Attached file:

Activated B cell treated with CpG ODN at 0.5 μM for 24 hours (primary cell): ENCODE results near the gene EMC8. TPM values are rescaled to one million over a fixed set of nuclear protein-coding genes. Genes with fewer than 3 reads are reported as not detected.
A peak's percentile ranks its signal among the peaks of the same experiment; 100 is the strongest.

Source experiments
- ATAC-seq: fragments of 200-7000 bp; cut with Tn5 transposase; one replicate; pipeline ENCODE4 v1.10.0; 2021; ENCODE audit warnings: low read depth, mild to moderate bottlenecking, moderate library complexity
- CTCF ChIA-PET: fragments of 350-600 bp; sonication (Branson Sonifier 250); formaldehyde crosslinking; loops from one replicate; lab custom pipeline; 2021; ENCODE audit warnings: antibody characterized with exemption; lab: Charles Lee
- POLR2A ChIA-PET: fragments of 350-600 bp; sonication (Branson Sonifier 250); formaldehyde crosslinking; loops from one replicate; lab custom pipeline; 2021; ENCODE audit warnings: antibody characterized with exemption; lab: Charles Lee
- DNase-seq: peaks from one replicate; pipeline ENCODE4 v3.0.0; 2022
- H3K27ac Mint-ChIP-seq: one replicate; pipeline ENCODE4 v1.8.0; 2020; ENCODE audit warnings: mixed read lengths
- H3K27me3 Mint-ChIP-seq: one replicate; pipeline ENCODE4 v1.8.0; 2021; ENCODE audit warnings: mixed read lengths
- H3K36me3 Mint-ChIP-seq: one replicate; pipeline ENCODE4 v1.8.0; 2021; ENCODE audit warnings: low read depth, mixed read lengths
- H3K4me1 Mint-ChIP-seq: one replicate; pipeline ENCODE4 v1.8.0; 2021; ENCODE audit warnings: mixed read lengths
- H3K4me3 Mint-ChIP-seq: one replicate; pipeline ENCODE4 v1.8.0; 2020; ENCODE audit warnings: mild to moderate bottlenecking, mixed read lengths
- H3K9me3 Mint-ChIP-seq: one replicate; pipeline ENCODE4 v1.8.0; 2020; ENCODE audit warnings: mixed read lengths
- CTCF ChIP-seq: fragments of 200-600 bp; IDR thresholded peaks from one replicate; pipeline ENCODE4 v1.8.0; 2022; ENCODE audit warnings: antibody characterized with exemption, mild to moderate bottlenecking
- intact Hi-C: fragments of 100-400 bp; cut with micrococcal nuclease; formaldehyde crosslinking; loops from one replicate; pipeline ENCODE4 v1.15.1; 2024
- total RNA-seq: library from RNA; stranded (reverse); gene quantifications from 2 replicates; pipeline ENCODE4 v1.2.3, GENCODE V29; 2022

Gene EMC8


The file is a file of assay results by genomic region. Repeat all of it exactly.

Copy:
Activated B cell treated with CpG ODN at 0.5 μM for 24 hours (primary cell): ENCODE results near the gene EMC8. TPM values are rescaled to one million over a fixed set of nuclear protein-coding genes. Genes with fewer than 3 reads are reported as not detected.
A peak's percentile ranks its signal among the peaks of the same experiment; 100 is the strongest.

Source experiments
- ATAC-seq: fragments of 200-7000 bp; cut with Tn5 transposase; one replicate; pipeline ENCODE4 v1.10.0; 2021; ENCODE audit warnings: low read depth, mild to moderate bottlenecking, moderate library complexity
- CTCF ChIA-PET: fragments of 350-600 bp; sonication (Branson Sonifier 250); formaldehyde crosslinking; loops from one replicate; lab custom pipeline; 2021; ENCODE audit warnings: antibody characterized with exemption; lab: Charles Lee
- POLR2A ChIA-PET: fragments of 350-600 bp; sonication (Branson Sonifier 250); formaldehyde crosslinking; loops from one replicate; lab custom pipeline; 2021; ENCODE audit warnings: antibody characterized with exemption; lab: Charles Lee
- DNase-seq: peaks from one replicate; pipeline ENCODE4 v3.0.0; 2022
- H3K27ac Mint-ChIP-seq: one replicate; pipeline ENCODE4 v1.8.0; 2020; ENCODE audit warnings: mixed read lengths
- H3K27me3 Mint-ChIP-seq: one replicate; pipeline ENCODE4 v1.8.0; 2021; ENCODE audit warnings: mixed read lengths
- H3K36me3 Mint-ChIP-seq: one replicate; pipeline ENCODE4 v1.8.0; 2021; ENCODE audit warnings: low read depth, mixed read lengths
- H3K4me1 Mint-ChIP-seq: one replicate; pipeline ENCODE4 v1.8.0; 2021; ENCODE audit warnings: mixed read lengths
- H3K4me3 Mint-ChIP-seq: one replicate; pipeline ENCODE4 v1.8.0; 2020; ENCODE audit warnings: mild to moderate bottlenecking, mixed read lengths
- H3K9me3 Mint-ChIP-seq: one replicate; pipeline ENCODE4 v1.8.0; 2020; ENCODE audit warnings: mixed read lengths
- CTCF ChIP-seq: fragments of 200-600 bp; IDR thresholded peaks from one replicate; pipeline ENCODE4 v1.8.0; 2022; ENCODE audit warnings: antibody characterized with exemption, mild to moderate bottlenecking
- intact Hi-C: fragments of 100-400 bp; cut with micrococcal nuclease; formaldehyde crosslinking; loops from one replicate; pipeline ENCODE4 v1.15.1; 2024
- total RNA-seq: library from RNA; stranded (reverse); gene quantifications from 2 replicates; pipeline ENCODE4 v1.2.3, GENCODE V29; 2022

Gene EMC8